I am really freaked out to my core. Like how much of who we are as an adult is an echo of things that happen to us when we're a kid. And look, I get it like neurologically, and I'd love to hear you taking this. I have a feeling you're a lot more educated on it than I am. But like the way that our neurology works, such that we are so much of a sponge in the early days. And it's a great strategy, right? From a species standpoint, you've got a horse sort of comes pre-wired with everything. A human gets a drink and culture to be shaped by its environment, but when that environment is dysfunctional, then you get this dysfunctional adult. I've heard very credible psychologists say, there are certain things, if you don't get locked in by the age of four, like good luck unwinding that. And that really scares me. And I'd love to know what that process is of beginning to change that story. So this is where sort of the central questions of our lives overlap. Mine is, how do you stop someone's zip code from being the biggest determinant of their future success, which has so much to do with how they were raised? - Yeah, and this is key. As you mentioned, the stories that we tell ourselves, these stories are actually functional at a very core level. So, you know-- - What do you mean by functional?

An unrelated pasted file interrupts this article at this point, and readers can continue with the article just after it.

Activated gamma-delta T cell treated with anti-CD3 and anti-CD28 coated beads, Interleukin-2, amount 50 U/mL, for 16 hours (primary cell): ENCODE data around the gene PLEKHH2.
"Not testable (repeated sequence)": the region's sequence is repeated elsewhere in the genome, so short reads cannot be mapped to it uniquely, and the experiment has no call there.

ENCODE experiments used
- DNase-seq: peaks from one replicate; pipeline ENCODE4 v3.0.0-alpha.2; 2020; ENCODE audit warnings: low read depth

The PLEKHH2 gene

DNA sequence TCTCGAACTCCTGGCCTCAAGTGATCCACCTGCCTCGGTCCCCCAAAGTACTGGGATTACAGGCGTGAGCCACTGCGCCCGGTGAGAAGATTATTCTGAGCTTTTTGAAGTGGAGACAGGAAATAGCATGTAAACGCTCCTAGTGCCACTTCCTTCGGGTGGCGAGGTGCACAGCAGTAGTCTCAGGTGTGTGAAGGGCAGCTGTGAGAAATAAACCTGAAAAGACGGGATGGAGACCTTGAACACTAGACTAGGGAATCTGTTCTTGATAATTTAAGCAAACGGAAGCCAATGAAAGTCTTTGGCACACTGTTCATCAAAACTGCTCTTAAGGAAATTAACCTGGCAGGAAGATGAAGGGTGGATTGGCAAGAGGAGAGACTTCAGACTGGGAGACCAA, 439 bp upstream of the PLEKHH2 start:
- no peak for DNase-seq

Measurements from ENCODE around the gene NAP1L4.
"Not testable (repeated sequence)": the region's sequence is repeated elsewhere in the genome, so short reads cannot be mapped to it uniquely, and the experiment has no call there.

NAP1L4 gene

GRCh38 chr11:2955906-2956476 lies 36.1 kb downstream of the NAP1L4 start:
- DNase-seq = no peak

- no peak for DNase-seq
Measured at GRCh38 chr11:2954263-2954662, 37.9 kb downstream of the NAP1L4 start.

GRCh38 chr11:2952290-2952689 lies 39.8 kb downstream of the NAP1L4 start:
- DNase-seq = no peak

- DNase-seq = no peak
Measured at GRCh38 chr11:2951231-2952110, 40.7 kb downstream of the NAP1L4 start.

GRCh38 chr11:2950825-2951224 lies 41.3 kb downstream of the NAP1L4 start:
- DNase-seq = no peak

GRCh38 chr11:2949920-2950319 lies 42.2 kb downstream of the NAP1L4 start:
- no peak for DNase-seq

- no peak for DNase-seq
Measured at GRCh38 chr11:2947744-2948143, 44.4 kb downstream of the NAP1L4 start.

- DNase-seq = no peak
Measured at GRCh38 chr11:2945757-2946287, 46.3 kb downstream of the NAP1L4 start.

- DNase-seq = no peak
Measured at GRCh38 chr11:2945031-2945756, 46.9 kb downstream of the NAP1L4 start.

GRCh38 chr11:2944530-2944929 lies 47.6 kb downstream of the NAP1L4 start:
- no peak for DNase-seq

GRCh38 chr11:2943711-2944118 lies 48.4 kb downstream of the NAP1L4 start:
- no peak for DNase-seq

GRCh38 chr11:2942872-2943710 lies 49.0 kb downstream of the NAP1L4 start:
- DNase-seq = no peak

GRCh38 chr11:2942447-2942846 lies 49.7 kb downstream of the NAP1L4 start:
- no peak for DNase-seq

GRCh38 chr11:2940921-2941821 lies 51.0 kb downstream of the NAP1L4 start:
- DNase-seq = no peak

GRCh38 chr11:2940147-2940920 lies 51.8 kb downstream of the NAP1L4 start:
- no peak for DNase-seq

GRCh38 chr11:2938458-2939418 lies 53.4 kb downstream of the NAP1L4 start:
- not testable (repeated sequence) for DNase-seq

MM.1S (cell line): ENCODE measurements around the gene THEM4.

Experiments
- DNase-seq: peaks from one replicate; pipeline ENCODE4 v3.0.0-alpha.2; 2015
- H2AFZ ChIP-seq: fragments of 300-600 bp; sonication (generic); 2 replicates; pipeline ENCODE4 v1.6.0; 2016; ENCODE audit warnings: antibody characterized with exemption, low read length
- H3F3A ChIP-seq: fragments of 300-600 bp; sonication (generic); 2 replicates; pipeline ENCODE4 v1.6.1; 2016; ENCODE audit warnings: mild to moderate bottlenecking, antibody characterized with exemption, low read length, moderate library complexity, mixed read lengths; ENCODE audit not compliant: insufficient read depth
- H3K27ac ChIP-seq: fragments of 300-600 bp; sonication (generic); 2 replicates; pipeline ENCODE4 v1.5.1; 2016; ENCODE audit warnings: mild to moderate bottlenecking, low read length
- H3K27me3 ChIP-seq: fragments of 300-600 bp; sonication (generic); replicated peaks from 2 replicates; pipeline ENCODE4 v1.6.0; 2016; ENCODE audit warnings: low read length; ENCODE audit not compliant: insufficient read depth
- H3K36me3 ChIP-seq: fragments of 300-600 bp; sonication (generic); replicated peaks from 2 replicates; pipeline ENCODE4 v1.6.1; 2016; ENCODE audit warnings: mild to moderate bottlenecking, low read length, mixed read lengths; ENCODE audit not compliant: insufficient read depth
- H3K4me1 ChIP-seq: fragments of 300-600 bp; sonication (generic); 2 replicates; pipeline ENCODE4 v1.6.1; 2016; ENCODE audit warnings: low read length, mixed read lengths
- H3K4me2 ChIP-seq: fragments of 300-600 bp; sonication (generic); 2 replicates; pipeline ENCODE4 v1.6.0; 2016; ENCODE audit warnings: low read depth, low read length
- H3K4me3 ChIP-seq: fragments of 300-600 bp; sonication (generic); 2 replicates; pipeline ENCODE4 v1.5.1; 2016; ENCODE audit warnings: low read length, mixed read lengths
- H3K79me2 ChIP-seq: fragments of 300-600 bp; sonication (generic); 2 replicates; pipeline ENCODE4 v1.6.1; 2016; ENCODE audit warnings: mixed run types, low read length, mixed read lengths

How our stories are functional (07:39)